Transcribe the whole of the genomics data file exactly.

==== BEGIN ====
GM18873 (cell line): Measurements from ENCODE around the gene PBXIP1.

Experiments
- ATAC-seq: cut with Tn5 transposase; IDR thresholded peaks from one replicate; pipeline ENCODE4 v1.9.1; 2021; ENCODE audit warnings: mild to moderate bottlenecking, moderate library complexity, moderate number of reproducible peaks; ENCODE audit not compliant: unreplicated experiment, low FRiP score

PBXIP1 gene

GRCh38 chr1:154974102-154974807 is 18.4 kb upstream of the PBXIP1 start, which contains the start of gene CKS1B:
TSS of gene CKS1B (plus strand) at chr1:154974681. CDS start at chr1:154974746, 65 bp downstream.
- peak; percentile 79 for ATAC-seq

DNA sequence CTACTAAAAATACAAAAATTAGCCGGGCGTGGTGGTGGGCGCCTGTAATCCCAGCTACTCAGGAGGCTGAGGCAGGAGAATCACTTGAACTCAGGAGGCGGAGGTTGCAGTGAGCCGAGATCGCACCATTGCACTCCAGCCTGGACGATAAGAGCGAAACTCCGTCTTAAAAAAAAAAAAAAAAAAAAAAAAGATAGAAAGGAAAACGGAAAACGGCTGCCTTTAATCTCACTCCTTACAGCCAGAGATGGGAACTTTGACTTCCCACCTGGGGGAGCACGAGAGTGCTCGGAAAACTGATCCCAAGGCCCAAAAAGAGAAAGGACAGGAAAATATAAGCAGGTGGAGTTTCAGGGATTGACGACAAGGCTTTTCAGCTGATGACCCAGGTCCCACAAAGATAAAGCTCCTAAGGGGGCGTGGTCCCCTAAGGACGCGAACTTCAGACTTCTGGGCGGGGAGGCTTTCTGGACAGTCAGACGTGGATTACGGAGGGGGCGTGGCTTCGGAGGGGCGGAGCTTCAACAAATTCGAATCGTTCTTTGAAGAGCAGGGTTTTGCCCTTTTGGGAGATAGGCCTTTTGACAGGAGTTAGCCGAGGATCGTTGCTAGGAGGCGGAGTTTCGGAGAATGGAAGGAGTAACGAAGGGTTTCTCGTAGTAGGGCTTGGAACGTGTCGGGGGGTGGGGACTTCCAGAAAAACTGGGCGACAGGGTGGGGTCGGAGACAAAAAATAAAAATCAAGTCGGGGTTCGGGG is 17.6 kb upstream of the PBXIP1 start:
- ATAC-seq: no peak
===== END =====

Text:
GM18873 (cell line): Measurements from ENCODE around the gene PBXIP1.

Experiments
- ATAC-seq: cut with Tn5 transposase; IDR thresholded peaks from one replicate; pipeline ENCODE4 v1.9.1; 2021; ENCODE audit warnings: mild to moderate bottlenecking, moderate library complexity, moderate number of reproducible peaks; ENCODE audit not compliant: unreplicated experiment, low FRiP score

PBXIP1 gene

GRCh38 chr1:154974102-154974807 is 18.4 kb upstream of the PBXIP1 start, which contains the start of gene CKS1B:
TSS of gene CKS1B (plus strand) at chr1:154974681. CDS start at chr1:154974746, 65 bp downstream.
- peak; percentile 79 for ATAC-seq

DNA sequence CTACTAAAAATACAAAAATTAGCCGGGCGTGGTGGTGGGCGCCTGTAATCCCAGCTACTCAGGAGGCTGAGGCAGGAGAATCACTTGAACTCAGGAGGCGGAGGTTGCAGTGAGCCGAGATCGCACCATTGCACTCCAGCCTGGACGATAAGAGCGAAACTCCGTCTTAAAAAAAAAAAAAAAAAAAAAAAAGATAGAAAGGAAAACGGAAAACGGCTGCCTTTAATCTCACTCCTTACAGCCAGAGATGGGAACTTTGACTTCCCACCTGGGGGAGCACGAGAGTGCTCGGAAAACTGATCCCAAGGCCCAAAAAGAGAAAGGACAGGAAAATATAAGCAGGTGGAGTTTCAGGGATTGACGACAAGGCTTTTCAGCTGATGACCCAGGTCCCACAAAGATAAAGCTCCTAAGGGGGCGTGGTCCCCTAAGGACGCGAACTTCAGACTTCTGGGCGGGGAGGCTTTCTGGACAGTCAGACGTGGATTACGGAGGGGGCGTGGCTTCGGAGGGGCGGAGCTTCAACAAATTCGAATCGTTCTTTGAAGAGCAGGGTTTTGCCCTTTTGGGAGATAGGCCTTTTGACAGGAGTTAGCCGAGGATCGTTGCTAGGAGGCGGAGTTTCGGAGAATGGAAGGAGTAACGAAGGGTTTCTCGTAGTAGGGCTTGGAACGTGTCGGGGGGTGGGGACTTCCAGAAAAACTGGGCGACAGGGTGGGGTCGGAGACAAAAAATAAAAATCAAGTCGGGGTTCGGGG is 17.6 kb upstream of the PBXIP1 start:
- ATAC-seq: no peak